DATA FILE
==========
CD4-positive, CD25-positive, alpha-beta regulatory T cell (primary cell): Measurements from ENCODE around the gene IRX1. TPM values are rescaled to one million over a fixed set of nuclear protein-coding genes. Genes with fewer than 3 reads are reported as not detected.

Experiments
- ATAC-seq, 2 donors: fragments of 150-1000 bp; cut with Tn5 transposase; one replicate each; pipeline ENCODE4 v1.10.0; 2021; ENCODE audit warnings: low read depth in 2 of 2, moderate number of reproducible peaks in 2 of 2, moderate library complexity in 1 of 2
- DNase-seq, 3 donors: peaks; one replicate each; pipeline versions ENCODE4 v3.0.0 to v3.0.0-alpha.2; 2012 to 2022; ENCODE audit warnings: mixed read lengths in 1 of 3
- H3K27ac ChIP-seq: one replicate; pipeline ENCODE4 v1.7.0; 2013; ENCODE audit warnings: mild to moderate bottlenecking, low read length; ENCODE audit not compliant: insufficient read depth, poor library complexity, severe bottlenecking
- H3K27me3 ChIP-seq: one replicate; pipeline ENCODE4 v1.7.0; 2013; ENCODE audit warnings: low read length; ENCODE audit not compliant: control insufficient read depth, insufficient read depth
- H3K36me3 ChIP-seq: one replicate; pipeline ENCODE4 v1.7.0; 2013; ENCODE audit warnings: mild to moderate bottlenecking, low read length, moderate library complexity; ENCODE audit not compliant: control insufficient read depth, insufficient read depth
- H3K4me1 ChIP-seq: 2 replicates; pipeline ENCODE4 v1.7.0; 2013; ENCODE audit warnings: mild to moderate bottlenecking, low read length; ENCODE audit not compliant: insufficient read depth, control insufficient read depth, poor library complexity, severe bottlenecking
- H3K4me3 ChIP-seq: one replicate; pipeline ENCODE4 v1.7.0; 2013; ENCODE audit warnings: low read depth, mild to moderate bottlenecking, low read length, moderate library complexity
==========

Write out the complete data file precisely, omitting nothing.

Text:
CD4-positive, CD25-positive, alpha-beta regulatory T cell (primary cell): Measurements from ENCODE around the gene IRX1. TPM values are rescaled to one million over a fixed set of nuclear protein-coding genes. Genes with fewer than 3 reads are reported as not detected.

Experiments
- ATAC-seq, 2 donors: fragments of 150-1000 bp; cut with Tn5 transposase; one replicate each; pipeline ENCODE4 v1.10.0; 2021; ENCODE audit warnings: low read depth in 2 of 2, moderate number of reproducible peaks in 2 of 2, moderate library complexity in 1 of 2
- DNase-seq, 3 donors: peaks; one replicate each; pipeline versions ENCODE4 v3.0.0 to v3.0.0-alpha.2; 2012 to 2022; ENCODE audit warnings: mixed read lengths in 1 of 3
- H3K27ac ChIP-seq: one replicate; pipeline ENCODE4 v1.7.0; 2013; ENCODE audit warnings: mild to moderate bottlenecking, low read length; ENCODE audit not compliant: insufficient read depth, poor library complexity, severe bottlenecking
- H3K27me3 ChIP-seq: one replicate; pipeline ENCODE4 v1.7.0; 2013; ENCODE audit warnings: low read length; ENCODE audit not compliant: control insufficient read depth, insufficient read depth
- H3K36me3 ChIP-seq: one replicate; pipeline ENCODE4 v1.7.0; 2013; ENCODE audit warnings: mild to moderate bottlenecking, low read length, moderate library complexity; ENCODE audit not compliant: control insufficient read depth, insufficient read depth
- H3K4me1 ChIP-seq: 2 replicates; pipeline ENCODE4 v1.7.0; 2013; ENCODE audit warnings: mild to moderate bottlenecking, low read length; ENCODE audit not compliant: insufficient read depth, control insufficient read depth, poor library complexity, severe bottlenecking
- H3K4me3 ChIP-seq: one replicate; pipeline ENCODE4 v1.7.0; 2013; ENCODE audit warnings: low read depth, mild to moderate bottlenecking, low read length, moderate library complexity